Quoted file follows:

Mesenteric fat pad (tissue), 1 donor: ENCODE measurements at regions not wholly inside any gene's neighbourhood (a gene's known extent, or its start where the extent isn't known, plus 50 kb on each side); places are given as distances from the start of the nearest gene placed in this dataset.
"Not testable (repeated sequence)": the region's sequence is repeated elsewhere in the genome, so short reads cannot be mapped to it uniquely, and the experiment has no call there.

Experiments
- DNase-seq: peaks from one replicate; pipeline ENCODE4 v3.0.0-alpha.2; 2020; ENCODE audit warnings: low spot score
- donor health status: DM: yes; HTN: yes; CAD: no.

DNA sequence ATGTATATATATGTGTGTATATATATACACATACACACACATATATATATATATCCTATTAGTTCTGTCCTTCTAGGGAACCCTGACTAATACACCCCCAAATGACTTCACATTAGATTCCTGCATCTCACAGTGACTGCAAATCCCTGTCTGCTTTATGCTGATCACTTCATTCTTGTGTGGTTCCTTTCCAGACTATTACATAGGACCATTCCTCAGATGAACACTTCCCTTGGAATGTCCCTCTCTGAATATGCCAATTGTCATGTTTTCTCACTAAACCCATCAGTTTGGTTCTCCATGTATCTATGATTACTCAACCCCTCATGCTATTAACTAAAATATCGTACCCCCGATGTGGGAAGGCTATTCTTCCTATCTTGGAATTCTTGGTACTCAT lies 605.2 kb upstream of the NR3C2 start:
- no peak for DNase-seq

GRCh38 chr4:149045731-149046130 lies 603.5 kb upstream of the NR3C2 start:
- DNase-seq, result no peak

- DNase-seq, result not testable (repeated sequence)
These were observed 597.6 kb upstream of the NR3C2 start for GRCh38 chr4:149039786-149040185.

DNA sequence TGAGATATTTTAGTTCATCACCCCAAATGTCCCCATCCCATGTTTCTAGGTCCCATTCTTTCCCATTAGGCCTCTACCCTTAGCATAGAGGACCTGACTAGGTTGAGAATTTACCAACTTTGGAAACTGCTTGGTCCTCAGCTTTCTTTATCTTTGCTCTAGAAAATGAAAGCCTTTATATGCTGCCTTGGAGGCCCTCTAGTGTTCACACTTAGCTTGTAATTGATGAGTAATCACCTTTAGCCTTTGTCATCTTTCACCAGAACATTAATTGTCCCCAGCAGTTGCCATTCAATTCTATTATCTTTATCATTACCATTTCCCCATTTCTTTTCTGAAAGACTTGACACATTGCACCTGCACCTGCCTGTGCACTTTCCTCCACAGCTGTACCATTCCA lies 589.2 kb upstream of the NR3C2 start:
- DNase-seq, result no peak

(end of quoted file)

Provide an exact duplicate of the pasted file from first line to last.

Mesenteric fat pad (tissue), 1 donor: ENCODE measurements at regions not wholly inside any gene's neighbourhood (a gene's known extent, or its start where the extent isn't known, plus 50 kb on each side); places are given as distances from the start of the nearest gene placed in this dataset.
"Not testable (repeated sequence)": the region's sequence is repeated elsewhere in the genome, so short reads cannot be mapped to it uniquely, and the experiment has no call there.

Experiments
- DNase-seq: peaks from one replicate; pipeline ENCODE4 v3.0.0-alpha.2; 2020; ENCODE audit warnings: low spot score
- donor health status: DM: yes; HTN: yes; CAD: no.

DNA sequence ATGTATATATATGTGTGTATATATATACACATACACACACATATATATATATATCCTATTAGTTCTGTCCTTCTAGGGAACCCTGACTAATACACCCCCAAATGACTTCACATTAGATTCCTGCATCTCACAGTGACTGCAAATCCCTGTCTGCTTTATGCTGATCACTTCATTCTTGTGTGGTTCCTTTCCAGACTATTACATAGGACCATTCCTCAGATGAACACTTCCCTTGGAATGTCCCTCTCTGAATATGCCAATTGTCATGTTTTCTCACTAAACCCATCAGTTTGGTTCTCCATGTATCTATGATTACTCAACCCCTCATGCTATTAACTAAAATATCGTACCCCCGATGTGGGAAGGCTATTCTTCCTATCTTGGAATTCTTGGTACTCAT lies 605.2 kb upstream of the NR3C2 start:
- no peak for DNase-seq

GRCh38 chr4:149045731-149046130 lies 603.5 kb upstream of the NR3C2 start:
- DNase-seq, result no peak

- DNase-seq, result not testable (repeated sequence)
These were observed 597.6 kb upstream of the NR3C2 start for GRCh38 chr4:149039786-149040185.

DNA sequence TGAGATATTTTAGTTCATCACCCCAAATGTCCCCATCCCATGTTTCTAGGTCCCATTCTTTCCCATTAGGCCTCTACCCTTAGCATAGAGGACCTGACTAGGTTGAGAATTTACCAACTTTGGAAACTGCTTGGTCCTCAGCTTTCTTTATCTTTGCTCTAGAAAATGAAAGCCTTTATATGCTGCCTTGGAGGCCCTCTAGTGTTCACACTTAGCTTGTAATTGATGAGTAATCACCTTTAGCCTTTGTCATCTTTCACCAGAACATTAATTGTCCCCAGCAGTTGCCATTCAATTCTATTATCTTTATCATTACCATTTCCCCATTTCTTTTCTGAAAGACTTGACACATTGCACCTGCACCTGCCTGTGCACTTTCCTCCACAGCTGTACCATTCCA lies 589.2 kb upstream of the NR3C2 start:
- DNase-seq, result no peak